Thursday, December 27, 2012

Buying a Condo in Thailand

Bangkok's Land Office
Bangkok's Land Office
Buying a Condo in Thailand is stressful to say the least especially for a foreigner living and working in Thailand. If you're like me, and like to do things on your own, you find out quickly you can not completely do it yourself, mostly due to the language barrier. Finding a Condo is difficult enough. The new condominiums are nice but way too small for my liking. I wanted more space for my money and looked for a condo that was a bit older, pre-owned and recently renovated. I finally found what I was interested in and the process began.

One requirement is the condo building needs to be over 51 percent Thai owned and verify ownership. You have to ask about the percentage Thai and take their word for it, but this is verified by the land office. You can have a lawyer perform a deed search and verify Thai occupancy, for a fee of course. I did not, of course, adding to my stress. 

Thailand Photo Blog - View my '17. Bangkok City Views' set on Flickriver
Of course, initially there is some negotiation on price and who will pay the required real estate taxes. Once that is done, an agreement is written up and may include a down payment and other things you may negotiate and signed by both parties. I did this without a lawyer, which is risky I know but I like it that way. I learned more about the process but the transaction was probably more stressful in the final stages. 

As a foreigner in Thailand you need proof of where your money comes from. As I live and work here, I needed a letter from the bank documenting source of the money. In my case, it was quite straight forward for I have a permanent job with valid work permit in Thailand.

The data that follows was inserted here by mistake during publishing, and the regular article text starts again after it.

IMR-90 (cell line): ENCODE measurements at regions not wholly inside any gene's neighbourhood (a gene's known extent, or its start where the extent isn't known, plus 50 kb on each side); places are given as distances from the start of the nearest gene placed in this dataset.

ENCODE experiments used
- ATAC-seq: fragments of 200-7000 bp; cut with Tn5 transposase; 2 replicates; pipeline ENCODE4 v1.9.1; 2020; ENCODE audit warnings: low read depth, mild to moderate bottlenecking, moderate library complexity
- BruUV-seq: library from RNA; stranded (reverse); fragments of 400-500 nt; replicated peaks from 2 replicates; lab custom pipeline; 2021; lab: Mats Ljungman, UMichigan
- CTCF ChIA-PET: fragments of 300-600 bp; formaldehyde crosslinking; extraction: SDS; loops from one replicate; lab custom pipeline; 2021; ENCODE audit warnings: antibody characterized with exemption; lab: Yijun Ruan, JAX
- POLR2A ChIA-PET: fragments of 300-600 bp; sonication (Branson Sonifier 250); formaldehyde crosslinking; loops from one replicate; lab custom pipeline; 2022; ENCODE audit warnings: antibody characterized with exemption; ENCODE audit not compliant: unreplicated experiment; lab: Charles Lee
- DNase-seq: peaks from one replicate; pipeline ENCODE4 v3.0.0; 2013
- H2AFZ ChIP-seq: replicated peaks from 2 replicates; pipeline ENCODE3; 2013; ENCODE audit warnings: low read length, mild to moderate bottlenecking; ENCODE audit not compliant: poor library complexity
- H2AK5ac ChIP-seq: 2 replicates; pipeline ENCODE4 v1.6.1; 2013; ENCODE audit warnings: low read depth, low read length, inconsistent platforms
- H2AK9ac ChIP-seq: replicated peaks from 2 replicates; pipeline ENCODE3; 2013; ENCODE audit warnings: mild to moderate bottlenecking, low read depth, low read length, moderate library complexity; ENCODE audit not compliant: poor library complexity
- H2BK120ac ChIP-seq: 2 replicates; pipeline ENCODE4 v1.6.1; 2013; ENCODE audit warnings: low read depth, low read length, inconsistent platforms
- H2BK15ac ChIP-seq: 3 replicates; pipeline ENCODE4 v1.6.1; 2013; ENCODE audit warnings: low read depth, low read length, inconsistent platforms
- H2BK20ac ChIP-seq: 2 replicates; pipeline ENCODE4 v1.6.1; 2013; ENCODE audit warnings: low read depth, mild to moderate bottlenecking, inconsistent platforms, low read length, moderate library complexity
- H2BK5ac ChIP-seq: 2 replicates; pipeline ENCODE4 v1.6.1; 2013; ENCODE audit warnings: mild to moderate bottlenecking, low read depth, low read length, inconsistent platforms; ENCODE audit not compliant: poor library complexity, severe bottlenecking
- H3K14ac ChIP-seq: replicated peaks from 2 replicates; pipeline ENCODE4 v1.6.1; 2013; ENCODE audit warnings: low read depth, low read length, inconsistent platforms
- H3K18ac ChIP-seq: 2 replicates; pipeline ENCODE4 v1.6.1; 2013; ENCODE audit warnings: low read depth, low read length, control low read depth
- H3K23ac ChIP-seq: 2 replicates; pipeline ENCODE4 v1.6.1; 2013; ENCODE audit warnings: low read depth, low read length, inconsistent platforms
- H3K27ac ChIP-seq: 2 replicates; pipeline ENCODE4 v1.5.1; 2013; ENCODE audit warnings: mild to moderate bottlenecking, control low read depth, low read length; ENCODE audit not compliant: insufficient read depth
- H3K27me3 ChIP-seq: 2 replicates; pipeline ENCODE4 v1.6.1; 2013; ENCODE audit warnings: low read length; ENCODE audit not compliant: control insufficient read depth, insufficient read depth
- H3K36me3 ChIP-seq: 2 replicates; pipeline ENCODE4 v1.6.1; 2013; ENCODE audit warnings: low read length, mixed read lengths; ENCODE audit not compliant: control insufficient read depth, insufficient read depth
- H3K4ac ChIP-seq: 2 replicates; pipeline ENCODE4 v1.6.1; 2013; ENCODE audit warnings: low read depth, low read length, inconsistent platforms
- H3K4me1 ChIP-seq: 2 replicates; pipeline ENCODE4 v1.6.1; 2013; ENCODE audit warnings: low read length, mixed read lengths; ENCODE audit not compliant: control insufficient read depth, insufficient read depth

On the day of the transfer, yes I woke quite nervous. And finding the clerks at the land office only speaks Thai didn't help. I needed to sign at least 25 papers all in Thai and I had a friend tell me quickly what I was signing, needless to say very stressful. In the end, I walked away with my title deed in hand and all went well. 

After I left the land office I went straight to the local electric company to have my name placed on their account. Then off to have my name added to the phone line. A few more stops to change my address all in different parts of the city and it took the greater part of the day. 

I had broken down at one point and asked advice from a friend who practises law in Thailand. His informal advice went like this:
The transaction should be straightforward and requires the following paperwork from both vendor and purchaser: 
1.      Bank certificate showing proof of source of fund used in the purchase of the condominium. You may need to consult with your bank to obtain this document. It is a prescribed form of general commercial banks. 2.      Passport 3.      Workpermit 
1.      Title deed to be transferred to you. You may need to carefully verify that the owner/ developer actually has legal ownership over the property. This is a due diligence matter. 
2.      A certificate issued by the project owner/ developer to certify that the foreign holding percentage in the project has not yet exceeded 49 percent. This is a critical evidence to be required from the vendor as no ownership can be transferred to you should the foreign limit in the project has already exceeded 49 percent as prescribed under the Land Code.
I hope this helps people who want to buy their own space in Thailand. It really is a great place to visit and a wonderful place to live.
Words to live by: (I saw this quote on my travels today and in seemed appropriate)
"I learned that courage was not the absence of fear but the triumph over it.  The brave man  is not he that does not feel afraid, but he who conquers that fear." Nelson Mandela 
I wrote this blog almost entirely while I was waiting in the various lines during this experience.  It kept me sane during the experience.

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